Background: Previous work has indicated that differences in neurocognitive functioning may predict the development of adverse post-traumatic neuropsychiatric sequelae (APNS). Such differences may be vulnerability factors or simply correlates of APNS-related symptoms. Longitudinal studies that measure neurocognitive functioning at the time of trauma are needed to determine whether such differences precede the development of APNS. Methods: Here, we present findings from a subsample of 666 ambulatory patients from the AURORA (Advancing Understanding of RecOvery afteR trumA) study. All patients presented to EDs after a motor vehicle collision (MVC). We examined associations of neurocognitive test performance shortly after MVC with peritraumatic symptoms in the ED and APNS (depression, post-traumatic stress, post-concussive symptoms, and pain) 2 weeks and 8 weeks later. Neurocognitive tests assessed processing speed, attention, verbal reasoning, memory, and social perception. Results: Distress in the ED was associated with poorer processing speed and short-term memory. Poorer short-term memory was also associated with depression at 2 weeks post-MVC, even after controlling for peritraumatic distress. Finally, higher vocabulary scores were associated with pain 2 weeks post-MVC. Limitations: Self-selection biases among those who present to the ED and enroll in the study limit generalizability. Also, it is not clear whether observed neurocognitive differences predate MVC exposure or arise in the immediate aftermath of MVC exposure. Conclusions: Our results suggest that processing speed and short-term memory may be useful predictors of trauma-related characteristics and the development of some APNS, making such measures clinically-relevant for identifying at-risk individuals.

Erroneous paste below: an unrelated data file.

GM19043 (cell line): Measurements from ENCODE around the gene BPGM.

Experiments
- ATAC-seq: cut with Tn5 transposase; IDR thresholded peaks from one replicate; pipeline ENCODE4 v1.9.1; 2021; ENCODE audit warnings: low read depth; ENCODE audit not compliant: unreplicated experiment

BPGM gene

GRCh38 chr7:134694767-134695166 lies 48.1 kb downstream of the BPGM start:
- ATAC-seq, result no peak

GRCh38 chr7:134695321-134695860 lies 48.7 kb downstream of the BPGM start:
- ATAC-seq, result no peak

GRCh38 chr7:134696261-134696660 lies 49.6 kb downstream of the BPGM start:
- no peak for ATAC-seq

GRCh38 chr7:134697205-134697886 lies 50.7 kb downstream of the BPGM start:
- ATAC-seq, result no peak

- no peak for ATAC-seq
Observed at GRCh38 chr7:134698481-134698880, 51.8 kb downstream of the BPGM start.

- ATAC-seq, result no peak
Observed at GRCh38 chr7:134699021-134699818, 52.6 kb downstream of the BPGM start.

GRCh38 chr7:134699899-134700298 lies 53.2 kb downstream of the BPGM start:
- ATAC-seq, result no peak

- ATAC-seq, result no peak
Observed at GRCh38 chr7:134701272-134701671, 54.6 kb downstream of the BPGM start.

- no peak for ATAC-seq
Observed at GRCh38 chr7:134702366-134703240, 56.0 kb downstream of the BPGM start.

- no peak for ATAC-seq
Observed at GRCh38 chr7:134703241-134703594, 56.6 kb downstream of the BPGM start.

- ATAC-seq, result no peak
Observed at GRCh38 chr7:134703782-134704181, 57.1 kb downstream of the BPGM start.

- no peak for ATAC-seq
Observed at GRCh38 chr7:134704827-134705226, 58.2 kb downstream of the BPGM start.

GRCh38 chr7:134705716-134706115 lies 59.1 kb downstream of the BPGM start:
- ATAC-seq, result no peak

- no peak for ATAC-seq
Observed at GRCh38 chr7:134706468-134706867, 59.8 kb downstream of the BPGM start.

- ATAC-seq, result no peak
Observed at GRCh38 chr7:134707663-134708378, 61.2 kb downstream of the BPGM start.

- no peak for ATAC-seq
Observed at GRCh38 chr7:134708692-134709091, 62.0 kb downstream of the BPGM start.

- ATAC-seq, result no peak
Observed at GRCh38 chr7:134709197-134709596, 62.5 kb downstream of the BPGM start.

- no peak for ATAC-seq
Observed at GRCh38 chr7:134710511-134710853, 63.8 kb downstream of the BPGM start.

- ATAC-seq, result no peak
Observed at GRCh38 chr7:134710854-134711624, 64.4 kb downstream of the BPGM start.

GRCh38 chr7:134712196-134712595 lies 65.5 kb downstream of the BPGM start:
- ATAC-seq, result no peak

• Item
    Individual bioenergetic capacity as a potential source of resilience to Alzheimer's disease
    (medRxiv, 2024-01-24) Arnold, Matthias; Buyukozkan, Mustafa; Doraiswamy, P. Murali; Nho, Kwangsik; Wu, Tong; Gudnason, Vilmundur; Launer, Lenore J.; Wang-Sattler, Rui; Adamski, Jerzy; The Alzheimer’s Disease Neuroimaging Initiative; Alzheimer’s Disease Metabolomics Consortium; De Jager, Philip L.; Ertekin-Taner, Nilüfer; Bennett, David A.; Saykin, Andrew J.; Peters, Annette; Suhre, Karsten; Kaddurah-Daouk, Rima; Kastenmüller, Gabi; Krumsiek, Jan; Radiology and Imaging Sciences, School of Medicine